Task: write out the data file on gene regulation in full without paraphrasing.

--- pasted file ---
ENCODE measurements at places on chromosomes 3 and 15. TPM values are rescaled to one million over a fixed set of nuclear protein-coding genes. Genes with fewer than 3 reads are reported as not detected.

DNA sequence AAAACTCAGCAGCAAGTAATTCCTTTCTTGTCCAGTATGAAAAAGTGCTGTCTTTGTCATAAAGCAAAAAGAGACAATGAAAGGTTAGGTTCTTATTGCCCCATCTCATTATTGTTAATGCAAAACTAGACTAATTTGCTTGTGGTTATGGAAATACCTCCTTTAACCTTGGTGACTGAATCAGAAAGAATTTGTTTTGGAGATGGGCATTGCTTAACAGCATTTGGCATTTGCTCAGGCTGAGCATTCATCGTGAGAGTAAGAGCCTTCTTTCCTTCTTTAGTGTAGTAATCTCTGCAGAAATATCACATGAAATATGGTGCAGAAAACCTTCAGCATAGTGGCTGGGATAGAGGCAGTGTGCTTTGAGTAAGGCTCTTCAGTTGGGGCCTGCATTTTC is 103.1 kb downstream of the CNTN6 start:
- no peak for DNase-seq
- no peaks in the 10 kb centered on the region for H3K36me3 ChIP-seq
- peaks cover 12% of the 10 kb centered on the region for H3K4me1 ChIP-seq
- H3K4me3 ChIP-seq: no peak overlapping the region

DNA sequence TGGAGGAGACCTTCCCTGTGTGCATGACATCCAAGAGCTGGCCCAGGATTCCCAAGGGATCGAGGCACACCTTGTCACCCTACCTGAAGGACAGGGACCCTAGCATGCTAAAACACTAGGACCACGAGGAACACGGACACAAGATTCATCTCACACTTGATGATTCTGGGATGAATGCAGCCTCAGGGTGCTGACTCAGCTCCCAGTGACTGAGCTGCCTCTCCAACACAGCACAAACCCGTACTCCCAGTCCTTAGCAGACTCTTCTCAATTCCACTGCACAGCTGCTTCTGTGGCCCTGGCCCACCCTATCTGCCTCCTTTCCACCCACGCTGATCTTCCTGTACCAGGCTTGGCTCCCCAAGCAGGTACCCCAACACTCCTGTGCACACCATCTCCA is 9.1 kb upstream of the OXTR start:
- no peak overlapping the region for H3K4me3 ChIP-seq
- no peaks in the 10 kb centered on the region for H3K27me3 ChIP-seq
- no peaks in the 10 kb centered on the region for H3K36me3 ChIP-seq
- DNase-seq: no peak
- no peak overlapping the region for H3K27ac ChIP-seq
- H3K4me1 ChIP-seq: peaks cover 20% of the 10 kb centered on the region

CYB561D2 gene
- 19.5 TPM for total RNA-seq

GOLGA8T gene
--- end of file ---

ENCODE measurements at places on chromosomes 3 and 15. TPM values are rescaled to one million over a fixed set of nuclear protein-coding genes. Genes with fewer than 3 reads are reported as not detected.

DNA sequence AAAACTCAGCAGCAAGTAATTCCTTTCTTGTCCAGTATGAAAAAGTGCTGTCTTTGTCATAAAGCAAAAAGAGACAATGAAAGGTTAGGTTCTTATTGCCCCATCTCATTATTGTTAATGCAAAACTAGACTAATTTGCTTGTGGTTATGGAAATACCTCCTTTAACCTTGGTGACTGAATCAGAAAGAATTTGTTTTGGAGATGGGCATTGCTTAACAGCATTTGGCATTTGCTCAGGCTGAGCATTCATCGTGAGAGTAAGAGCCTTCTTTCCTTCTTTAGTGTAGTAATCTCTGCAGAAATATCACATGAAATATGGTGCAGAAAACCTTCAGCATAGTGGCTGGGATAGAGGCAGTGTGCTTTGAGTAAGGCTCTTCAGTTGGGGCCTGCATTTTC is 103.1 kb downstream of the CNTN6 start:
- no peak for DNase-seq
- no peaks in the 10 kb centered on the region for H3K36me3 ChIP-seq
- peaks cover 12% of the 10 kb centered on the region for H3K4me1 ChIP-seq
- H3K4me3 ChIP-seq: no peak overlapping the region

DNA sequence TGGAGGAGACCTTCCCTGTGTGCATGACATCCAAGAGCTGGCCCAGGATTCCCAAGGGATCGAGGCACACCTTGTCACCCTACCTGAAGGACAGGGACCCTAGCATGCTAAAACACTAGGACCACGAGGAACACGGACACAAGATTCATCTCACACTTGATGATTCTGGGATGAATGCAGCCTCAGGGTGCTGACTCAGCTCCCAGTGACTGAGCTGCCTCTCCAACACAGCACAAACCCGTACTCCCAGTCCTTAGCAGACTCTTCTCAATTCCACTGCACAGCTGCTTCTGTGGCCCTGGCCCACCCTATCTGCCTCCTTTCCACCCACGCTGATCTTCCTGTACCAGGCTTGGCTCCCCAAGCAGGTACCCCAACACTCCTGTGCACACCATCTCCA is 9.1 kb upstream of the OXTR start:
- no peak overlapping the region for H3K4me3 ChIP-seq
- no peaks in the 10 kb centered on the region for H3K27me3 ChIP-seq
- no peaks in the 10 kb centered on the region for H3K36me3 ChIP-seq
- DNase-seq: no peak
- no peak overlapping the region for H3K27ac ChIP-seq
- H3K4me1 ChIP-seq: peaks cover 20% of the 10 kb centered on the region

CYB561D2 gene
- 19.5 TPM for total RNA-seq

GOLGA8T gene